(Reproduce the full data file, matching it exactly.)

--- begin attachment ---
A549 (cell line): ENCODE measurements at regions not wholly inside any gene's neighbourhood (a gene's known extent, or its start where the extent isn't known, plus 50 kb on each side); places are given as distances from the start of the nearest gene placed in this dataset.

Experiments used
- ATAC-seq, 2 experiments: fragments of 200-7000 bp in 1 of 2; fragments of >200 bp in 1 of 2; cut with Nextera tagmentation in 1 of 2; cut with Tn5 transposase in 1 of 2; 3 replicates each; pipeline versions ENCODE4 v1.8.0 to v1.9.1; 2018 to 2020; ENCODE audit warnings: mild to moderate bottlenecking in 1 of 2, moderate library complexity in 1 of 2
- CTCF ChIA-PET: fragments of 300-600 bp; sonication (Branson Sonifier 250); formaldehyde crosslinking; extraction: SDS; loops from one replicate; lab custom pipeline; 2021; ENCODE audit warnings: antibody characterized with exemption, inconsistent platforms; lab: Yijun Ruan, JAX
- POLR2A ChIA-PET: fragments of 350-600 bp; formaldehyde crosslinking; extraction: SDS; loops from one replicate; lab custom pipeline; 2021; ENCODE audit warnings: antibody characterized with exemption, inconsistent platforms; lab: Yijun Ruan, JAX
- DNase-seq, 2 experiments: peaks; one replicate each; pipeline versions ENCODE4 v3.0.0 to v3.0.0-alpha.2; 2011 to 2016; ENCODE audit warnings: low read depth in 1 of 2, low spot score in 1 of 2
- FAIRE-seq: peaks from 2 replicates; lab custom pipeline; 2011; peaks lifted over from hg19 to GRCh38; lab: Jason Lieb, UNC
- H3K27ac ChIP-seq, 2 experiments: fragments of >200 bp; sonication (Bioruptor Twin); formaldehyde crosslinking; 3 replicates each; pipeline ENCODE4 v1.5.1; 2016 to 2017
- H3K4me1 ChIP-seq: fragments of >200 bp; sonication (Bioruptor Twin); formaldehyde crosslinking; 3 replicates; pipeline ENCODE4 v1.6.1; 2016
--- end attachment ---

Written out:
A549 (cell line): ENCODE measurements at regions not wholly inside any gene's neighbourhood (a gene's known extent, or its start where the extent isn't known, plus 50 kb on each side); places are given as distances from the start of the nearest gene placed in this dataset.

Experiments used
- ATAC-seq, 2 experiments: fragments of 200-7000 bp in 1 of 2; fragments of >200 bp in 1 of 2; cut with Nextera tagmentation in 1 of 2; cut with Tn5 transposase in 1 of 2; 3 replicates each; pipeline versions ENCODE4 v1.8.0 to v1.9.1; 2018 to 2020; ENCODE audit warnings: mild to moderate bottlenecking in 1 of 2, moderate library complexity in 1 of 2
- CTCF ChIA-PET: fragments of 300-600 bp; sonication (Branson Sonifier 250); formaldehyde crosslinking; extraction: SDS; loops from one replicate; lab custom pipeline; 2021; ENCODE audit warnings: antibody characterized with exemption, inconsistent platforms; lab: Yijun Ruan, JAX
- POLR2A ChIA-PET: fragments of 350-600 bp; formaldehyde crosslinking; extraction: SDS; loops from one replicate; lab custom pipeline; 2021; ENCODE audit warnings: antibody characterized with exemption, inconsistent platforms; lab: Yijun Ruan, JAX
- DNase-seq, 2 experiments: peaks; one replicate each; pipeline versions ENCODE4 v3.0.0 to v3.0.0-alpha.2; 2011 to 2016; ENCODE audit warnings: low read depth in 1 of 2, low spot score in 1 of 2
- FAIRE-seq: peaks from 2 replicates; lab custom pipeline; 2011; peaks lifted over from hg19 to GRCh38; lab: Jason Lieb, UNC
- H3K27ac ChIP-seq, 2 experiments: fragments of >200 bp; sonication (Bioruptor Twin); formaldehyde crosslinking; 3 replicates each; pipeline ENCODE4 v1.5.1; 2016 to 2017
- H3K4me1 ChIP-seq: fragments of >200 bp; sonication (Bioruptor Twin); formaldehyde crosslinking; 3 replicates; pipeline ENCODE4 v1.6.1; 2016